Go see "Rags and Tatters" (if you're in Cairo)
Ahmad Abdalla’s third feature film, “Rags and Tatters,” follows an unnamed convict who escapes from prison sometime during the uprising against Hosni Mubarak -- or rather is allowed to escape from prison: Some jails were allegedly opened at that time by the Ministry of Interior itself, in an attempt to foment chaos.
The man, played by Asser Yassin, is a sympathetic everyman, with dark and feeling eyes. He needs to be someone we like to look at, because his quiet, registering face is the focus of the film. As if tired of all the talk of the last two and half years -- of all the words that have been worn thin -- Abdalla has written a film with almost no dialogue. Actors’ conversations are often inaudible, no higher then a mumble. What exchanges we do hear are the most basic everyday stuff: “Cup of tea,” “God bless you.” When a young would-be revolutionary harangues his friends in the neighborhood about the need to go to Tahrir, a nearby motorcycle engine drowns out his words. The only music are some beautiful Sufi songs: unaccompanied male voices singing of holy love and yearning.
The movie is also unusual for what it shows and what it doesn’t show. It never portrays the protests in Tahrir. Instead, it is set in the streets and homes of Cairo’s poor neighborhoods. It does something radical simply by focusing closely on these environments of extreme deprivation, on their crumbling staircases and bare rooms, broken windows and peeling paint. A man’s whole life here fits in a duffle bag: a few old ID cards, some tools, a windbreaker.
Abdalla’s “Heliopolis” was a study of stasis, a day in the life of characters who go nowhere: a police conscript stranded in his guard post; and engaged couple stuck in traffic; a young man who dreams idly of emigrating. His follow-up, “Microphone,” which focused on the underground music scene in Alexandria, was seemingly quite different, full of kinetic energy. But all the eager young voices in the film still faced the stagnation and repression of Mubarak’s Egypt, and couldn't figure out how to make themselves heard.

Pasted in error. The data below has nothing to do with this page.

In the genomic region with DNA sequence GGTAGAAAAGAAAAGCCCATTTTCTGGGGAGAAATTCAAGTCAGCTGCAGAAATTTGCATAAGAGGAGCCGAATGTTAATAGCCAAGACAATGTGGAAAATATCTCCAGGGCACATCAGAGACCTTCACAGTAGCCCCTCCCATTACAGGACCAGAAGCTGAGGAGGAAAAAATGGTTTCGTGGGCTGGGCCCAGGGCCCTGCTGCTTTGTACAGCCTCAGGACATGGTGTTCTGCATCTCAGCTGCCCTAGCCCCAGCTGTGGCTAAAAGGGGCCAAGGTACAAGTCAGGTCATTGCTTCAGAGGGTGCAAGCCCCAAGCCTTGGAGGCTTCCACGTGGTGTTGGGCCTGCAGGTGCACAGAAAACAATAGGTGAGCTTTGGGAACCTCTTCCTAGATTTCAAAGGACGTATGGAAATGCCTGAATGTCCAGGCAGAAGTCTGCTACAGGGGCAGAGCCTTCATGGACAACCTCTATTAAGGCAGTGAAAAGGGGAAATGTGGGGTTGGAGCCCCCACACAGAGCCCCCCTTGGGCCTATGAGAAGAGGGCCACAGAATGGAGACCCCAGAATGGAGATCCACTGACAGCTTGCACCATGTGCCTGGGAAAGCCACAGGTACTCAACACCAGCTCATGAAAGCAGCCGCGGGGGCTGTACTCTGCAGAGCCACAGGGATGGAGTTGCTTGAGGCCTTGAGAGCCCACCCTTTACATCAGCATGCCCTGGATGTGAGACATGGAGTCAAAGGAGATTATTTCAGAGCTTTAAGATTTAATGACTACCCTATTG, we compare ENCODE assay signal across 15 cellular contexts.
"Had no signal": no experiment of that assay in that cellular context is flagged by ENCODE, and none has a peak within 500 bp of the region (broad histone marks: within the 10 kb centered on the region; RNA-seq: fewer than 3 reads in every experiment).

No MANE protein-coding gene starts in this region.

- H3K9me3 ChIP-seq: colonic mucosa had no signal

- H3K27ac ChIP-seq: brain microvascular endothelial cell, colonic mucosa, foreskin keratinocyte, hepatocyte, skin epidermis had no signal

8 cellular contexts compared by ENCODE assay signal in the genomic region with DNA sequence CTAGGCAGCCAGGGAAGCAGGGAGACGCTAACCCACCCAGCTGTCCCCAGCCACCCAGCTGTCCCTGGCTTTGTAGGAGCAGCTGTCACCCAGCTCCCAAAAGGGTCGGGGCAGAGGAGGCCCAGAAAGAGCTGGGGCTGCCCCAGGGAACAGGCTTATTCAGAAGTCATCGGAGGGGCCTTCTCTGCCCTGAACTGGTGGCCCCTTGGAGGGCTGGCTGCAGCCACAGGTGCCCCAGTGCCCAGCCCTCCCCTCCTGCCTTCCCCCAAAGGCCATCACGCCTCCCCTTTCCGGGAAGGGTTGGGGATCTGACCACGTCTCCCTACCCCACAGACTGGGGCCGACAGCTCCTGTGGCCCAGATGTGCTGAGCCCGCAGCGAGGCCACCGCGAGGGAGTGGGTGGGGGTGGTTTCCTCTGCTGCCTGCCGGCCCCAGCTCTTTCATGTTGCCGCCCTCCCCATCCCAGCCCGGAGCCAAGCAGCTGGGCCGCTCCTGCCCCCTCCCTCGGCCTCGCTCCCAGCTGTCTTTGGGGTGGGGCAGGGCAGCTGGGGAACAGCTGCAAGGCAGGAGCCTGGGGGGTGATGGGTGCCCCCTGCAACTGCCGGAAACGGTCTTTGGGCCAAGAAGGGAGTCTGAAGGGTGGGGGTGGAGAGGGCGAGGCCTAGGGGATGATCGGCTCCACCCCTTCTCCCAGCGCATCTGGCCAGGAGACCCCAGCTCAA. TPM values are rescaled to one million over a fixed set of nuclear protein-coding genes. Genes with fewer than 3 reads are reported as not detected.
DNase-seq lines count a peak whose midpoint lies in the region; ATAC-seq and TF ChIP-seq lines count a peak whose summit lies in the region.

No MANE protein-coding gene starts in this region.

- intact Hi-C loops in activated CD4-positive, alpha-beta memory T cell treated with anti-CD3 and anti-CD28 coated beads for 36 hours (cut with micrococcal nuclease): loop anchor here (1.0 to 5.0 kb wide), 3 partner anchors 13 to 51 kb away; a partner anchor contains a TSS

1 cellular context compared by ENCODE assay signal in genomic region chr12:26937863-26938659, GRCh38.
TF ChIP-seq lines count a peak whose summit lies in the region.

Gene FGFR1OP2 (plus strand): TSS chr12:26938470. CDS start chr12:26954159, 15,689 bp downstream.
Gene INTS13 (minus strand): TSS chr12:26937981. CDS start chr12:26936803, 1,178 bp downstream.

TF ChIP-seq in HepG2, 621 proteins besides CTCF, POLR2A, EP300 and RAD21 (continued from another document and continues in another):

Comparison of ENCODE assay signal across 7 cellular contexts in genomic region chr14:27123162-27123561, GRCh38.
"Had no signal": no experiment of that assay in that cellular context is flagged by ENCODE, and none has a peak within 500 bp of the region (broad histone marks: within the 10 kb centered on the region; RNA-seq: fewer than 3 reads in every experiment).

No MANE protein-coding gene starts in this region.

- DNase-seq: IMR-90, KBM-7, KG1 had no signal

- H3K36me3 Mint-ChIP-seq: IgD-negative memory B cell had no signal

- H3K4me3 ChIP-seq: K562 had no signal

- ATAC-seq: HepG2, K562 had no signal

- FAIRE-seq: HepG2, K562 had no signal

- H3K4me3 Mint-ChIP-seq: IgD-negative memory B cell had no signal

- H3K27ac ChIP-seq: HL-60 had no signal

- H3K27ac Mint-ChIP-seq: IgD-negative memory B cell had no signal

This movie is Abdalla’s darkest and most powerful. It shares with his previous work a penchant for naturalistic acting; an under-stated social and political engagement; and an ambitious, creatively uncompromising vision.
This movie is like an inoculation against official propaganda and romanticization of the January 25 uprising. In the Q&A after the film Abdalla corrected someone who introduced “Rags and Tatters” as a “revolutionary” film. “This film isn’t about the revolution,” he said. “It’s about the conditions we lived under, and still live under.” It will only be showing in Cairo for one week, starting today.